The purpose of this investigation was to evaluate the effects of taping the ankle on functional performance. On the side step movement, EMG and floor reaction forces were collected and a three-dimensional motion analysis was performed. The peak value of the perpendicular, fore, after, and lateral components of floor reaction forces with the ankle taped were significantly higher than with the ankle untaped (p<0.05). Rising time from landing to the peak value with taping was significantly shorter than without taping (p<0.05). Results of three-dimensional motion analysis revealed that the mean time from landing to stopping the trunk was 1.31 sec. with the ankle on the untaped, and 2.76 sec. with the ankle taped. These results indicated that the balancing and shock absorbing performance of the foot were reduced by taping the ankle.
The effect of body position on cardiopulmonary response was assessed by the following protocols: 1) Cardiopulmonary exercise testing with a bicycle ergometer (20 W/min) was performed on nine healthy men (mean age; 19.9 years) in a sitting and a supine position. Oxygen uptake, heart rate and blood pressure were measured during the test. Noradrenaline and Angiotensin II were analyzed at rest and after exercise. 2) Single-level exercise testing at 100 W was performed. The cardiac index was computed from the cardiac output, which was measured using the dye-dilution technique at rest and during exercise. The results were as follows: 1) Anaerobic threshold was lower in the supine than in the sitting. 2) Noradrenaline and Angiotensin II were slightly lower in the supine than in the sitting. 3) The cardiac index at rest was slightly greater in the supine, and that during 100 W exercise was the same in both positions. It is concluded that the blood flow to active muscle during 100 W exercise is lower in the supine than in the sitting. The etiology of lower anaerobic threshold in the supine is thought to be due to lowered blood flow to active muscle.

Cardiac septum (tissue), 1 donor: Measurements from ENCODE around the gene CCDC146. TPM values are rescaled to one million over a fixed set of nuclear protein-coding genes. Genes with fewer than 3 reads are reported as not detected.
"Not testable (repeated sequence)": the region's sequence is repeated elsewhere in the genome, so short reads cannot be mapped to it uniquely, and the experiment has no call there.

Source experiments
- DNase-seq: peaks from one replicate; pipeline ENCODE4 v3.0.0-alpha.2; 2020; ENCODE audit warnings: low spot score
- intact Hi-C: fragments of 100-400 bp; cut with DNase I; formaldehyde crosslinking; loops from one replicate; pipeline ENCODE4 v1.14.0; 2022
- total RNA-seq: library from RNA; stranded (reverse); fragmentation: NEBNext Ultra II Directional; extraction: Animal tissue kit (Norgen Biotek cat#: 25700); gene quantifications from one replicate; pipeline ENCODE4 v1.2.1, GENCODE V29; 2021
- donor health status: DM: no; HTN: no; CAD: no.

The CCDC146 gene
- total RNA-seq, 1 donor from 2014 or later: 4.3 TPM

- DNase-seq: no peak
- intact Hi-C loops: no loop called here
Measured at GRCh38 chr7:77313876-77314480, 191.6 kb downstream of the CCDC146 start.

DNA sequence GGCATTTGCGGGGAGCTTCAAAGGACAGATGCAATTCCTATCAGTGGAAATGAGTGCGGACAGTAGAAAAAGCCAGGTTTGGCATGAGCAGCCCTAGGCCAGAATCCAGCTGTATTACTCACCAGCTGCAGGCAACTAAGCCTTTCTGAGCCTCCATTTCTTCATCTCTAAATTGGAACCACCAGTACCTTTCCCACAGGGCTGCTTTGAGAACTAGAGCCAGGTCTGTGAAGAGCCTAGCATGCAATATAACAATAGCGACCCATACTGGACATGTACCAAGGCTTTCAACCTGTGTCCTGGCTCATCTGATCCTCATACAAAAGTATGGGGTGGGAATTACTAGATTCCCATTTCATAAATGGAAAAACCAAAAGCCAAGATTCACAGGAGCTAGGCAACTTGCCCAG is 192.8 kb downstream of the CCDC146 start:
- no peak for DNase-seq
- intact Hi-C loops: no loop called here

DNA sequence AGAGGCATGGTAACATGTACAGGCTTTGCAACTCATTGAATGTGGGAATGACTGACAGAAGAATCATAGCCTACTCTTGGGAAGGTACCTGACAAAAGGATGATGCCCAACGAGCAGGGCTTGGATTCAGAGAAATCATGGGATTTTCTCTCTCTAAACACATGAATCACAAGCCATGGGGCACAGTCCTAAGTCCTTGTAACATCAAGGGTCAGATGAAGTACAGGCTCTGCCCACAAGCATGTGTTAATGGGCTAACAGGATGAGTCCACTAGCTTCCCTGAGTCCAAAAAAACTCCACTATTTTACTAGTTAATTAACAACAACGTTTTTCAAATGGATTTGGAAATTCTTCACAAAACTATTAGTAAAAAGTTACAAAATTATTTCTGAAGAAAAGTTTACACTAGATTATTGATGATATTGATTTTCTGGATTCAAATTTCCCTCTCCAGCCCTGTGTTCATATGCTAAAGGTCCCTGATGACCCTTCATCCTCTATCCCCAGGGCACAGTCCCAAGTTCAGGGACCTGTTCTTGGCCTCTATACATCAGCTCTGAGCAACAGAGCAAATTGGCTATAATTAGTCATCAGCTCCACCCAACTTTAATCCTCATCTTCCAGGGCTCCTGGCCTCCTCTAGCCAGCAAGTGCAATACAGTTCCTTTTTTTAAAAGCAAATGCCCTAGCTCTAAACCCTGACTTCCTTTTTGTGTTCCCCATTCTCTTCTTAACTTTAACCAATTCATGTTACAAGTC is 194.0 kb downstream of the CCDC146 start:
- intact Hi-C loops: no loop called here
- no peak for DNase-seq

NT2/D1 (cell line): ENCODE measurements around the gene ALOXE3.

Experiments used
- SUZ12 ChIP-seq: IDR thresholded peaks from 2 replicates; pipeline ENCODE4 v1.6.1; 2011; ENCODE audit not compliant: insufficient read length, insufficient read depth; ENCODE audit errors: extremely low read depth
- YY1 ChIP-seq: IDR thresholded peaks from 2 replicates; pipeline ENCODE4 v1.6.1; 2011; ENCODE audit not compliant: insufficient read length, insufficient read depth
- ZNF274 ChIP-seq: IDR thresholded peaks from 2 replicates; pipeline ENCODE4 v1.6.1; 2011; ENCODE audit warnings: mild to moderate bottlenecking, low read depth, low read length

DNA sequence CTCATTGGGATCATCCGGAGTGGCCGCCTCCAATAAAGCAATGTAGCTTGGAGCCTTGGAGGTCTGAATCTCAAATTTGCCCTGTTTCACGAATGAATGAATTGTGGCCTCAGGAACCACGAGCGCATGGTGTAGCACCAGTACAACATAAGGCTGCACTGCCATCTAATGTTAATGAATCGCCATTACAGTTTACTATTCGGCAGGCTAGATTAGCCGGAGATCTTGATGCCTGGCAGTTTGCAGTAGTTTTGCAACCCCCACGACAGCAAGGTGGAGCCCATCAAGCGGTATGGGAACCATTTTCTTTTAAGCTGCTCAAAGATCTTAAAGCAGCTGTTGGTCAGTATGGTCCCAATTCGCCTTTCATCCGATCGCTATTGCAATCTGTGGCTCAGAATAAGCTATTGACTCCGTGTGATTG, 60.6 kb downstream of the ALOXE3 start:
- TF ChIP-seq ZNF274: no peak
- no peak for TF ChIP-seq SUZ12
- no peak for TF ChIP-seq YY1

Posteroanterior pressure is a common manual technique used for the clinical assessment and treatment of vertebral column disorders. The purpose of this article is to describe the clinical biomechanics of the posteroanterior pressure to the spine. To establish the biomechanical effect of the posteroanterior pressure on the vertebral column, the applied load is defined by two components of force and the moment produced by that force. The clinical implications are also described in terms of the componenents of force and the moment produced by the posteroanterior pressure.
During living time in the ward, the intensive training was performed on 35 stroke hemiplegic patients who could not accomplish independent ADL even after 6-month or more physical therapy. According to patients’ motor development levels, the training was composed of rising from a bed, standing-up, gait with assist and independent gait. The training was mainly conducted by a nurse or physician, and the changes in ADL and gait function were assessed by Barthel Index and the 10 m maximum walking speed, respectively, 7 times in total; before training, twice a week for 12 weeks. ADL and gait function were improved markedly 2 weeks after the initiation of training in the ward. The results indicated that not only the training in the training room but also the intensive training in the ward plays an integral role in functional recovery of stroke hemiplegic patients. ADL correlates with gait function, and improvement in gait function in the ward therefore exerts major effects on improvement in ADL.